Well, I think we all knew how this was going to turn out. I went back to the ReUse Center and bought the second sink. I now have two wall sinks sitting in my hallway.

The second sink (on the right) is older than the first. It is an American sink and has a date stamp of Dec. 1929. It's in pretty spectacular condition for being that old. Not a chip on it and the finish is in excellent condition.

The Chicago faucet looks to be original. the sink has that cool gray-white color that only the older pieces have - it matches my tub. You can tell that whoever donated it actually cared - the sink was very clean. I nuked the thing with bleach, gave it a scrubbing and everything shines. You should see some of the stuff that sits in that salvage place - eew.

Of course, now we have a tiny dilemma. If you read my blog regularily you have discovered I can be a be a bit of a purist when it comes to old house topics. "If it's not broke, then leave it alone" is my mantra. It may cause me some stress to remove that old faucet. At this point I'm thinking that if I have a plumber out to move the pipes and install this sink....I should just have him add a new combined water faucet. Then I won't have to see him again for a while. I'm assuming this can be done as there are three holes in the piece. But still, that old faucet is so cute. What to do, what to do.

I should mention that the folks over at HelloHouse got me started on this new wall sink venture. And then FoxCroft followed this up with a nice photo op. of their open bathroom wall awaiting the plumber to install sink piping complete with all the details. Ah, there is nothing like learning from those who have already figured it all out :-)

Wednesday, May 24, 2006

Up Against the Wall

I found a new wall sink for my bathroom last week. A few of the local salvage places keep a pretty good supply, and one day last week I just decided to go get one. This way, it will be ready when I finally get around to working on the bathroom again.

Once upon a time, my house had a wall sink in the bathroom. At some point it was removed and a new sink was installed. The sink in my bathroom now is the $29 (I kid you not) model from Menards. It is a fine, two piece unit. Essentially a very shallow wall sink and a slide in platform.

It has taken to spontaneously cracking. You will be standing there brushing your teeth and all of a sudden you will hear a popping noise and a new crack will appear.

I really can't blame it. If I had been jacked up on this lovely wood platform, I'd probably spontaneously crack too.

I'm not sure what the thought process was on that. They wanted the sink higher but didn't want to raise the pipe and putting the sink on a little wood platform seemed the perfect solution? For some reason, it humors me that they took the time to sand the edges of that little plaform....and thought it would be there long enough that they needed to use pressure treated wood. I dunno. Why not just leave the sink an inch lower?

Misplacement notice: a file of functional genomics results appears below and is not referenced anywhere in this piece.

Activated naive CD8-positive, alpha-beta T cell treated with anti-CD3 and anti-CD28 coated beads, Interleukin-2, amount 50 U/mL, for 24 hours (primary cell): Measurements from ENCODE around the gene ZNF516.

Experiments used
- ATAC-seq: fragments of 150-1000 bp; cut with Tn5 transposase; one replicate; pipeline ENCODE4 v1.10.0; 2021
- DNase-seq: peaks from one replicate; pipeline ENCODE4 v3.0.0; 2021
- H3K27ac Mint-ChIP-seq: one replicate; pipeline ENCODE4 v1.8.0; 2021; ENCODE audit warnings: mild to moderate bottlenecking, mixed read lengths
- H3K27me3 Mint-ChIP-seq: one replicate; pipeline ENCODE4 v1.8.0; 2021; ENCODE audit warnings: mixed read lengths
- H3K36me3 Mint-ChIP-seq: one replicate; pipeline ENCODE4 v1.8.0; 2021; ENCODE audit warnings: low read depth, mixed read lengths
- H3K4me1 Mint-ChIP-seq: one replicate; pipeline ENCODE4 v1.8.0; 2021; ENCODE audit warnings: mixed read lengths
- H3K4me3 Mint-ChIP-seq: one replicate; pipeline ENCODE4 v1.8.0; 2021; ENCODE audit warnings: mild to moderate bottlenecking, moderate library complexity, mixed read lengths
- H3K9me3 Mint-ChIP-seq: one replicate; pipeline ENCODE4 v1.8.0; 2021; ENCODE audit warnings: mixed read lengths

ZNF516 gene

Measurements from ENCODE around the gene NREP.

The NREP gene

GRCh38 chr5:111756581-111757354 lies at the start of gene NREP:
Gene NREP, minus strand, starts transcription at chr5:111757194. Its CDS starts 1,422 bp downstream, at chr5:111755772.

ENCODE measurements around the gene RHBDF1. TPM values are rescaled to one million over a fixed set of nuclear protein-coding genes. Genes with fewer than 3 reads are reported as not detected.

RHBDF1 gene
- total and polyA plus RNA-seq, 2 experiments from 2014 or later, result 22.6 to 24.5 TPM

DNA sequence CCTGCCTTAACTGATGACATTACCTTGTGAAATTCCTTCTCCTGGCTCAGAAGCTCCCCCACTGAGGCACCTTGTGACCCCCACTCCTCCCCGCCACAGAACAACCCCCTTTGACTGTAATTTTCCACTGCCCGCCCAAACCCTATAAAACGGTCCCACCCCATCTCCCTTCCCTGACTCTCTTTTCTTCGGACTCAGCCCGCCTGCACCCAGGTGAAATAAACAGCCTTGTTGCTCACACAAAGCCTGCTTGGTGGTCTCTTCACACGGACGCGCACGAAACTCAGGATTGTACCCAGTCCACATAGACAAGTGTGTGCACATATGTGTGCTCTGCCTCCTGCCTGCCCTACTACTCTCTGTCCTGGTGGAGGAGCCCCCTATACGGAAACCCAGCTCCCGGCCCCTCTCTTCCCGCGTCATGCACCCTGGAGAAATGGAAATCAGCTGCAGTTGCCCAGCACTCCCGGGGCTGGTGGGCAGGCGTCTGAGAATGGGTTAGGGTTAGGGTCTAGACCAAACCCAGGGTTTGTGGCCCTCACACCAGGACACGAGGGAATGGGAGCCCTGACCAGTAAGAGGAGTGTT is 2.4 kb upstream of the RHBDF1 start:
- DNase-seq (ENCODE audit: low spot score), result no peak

There were two sinks with possibility at the salvage place. Here is the one I bought for $45. It is an American Standard. It's actually smaller in dimension than my existing sink, yet the sink itself is larger. It is in excellent shape and cleaned up very well. The only drawback is that the faucet will need to be a 4" spread. For whatever reason, I seem to be drawn to the widespread faucets. It also does not have a backsplash, but it does have a cute little soap indentation and room for my "stuff."

Here was the runner up. I still have a voice in my head that is telling me that I should run back and get this one too. Just in case. It has a nifty little backsplash and an 8" spread for the faucet. Right now it has the separate hot & cold faucets, but it does have a center hole that runs all the way through. I checked. If its still there, I can get it for $15. I probably will go back and get it....I don't want this to be one of those "why didn't I...." things. Its not like one more thing stored in my basement is going to make a huge difference. Then in the end, I can donate whichever one I don't use back to the salvage place. I think I may be overthinking this.

I was a little concerned at first that when the P.O. tore out the plaster and drywalled the bathroom, they would have taken out the supports for the old wall sink. I was thinking that we would have to cut out the drywall and check and possibly add extra support. Patching drywall is not my thing. I was also wondering where in the heck I would find wall brackets.

Not a big thing once I got to considering it as I (by "I", I mean my plumber) will be replacing the existing pipe (it's truly gross) and moving it up an few inches and over a few inches. I'll also be pulling out the awful 1980's medicine cabinet and putting in the vintage one I found last summer. So, that wall is gonna be pretty much open whether I like it or not. As luck would have it, when I looked under the existing sink I realized it is a wall sink and is bracketed to the wall.

Now I need to hunt down those spiffy chrome wall sink legs.....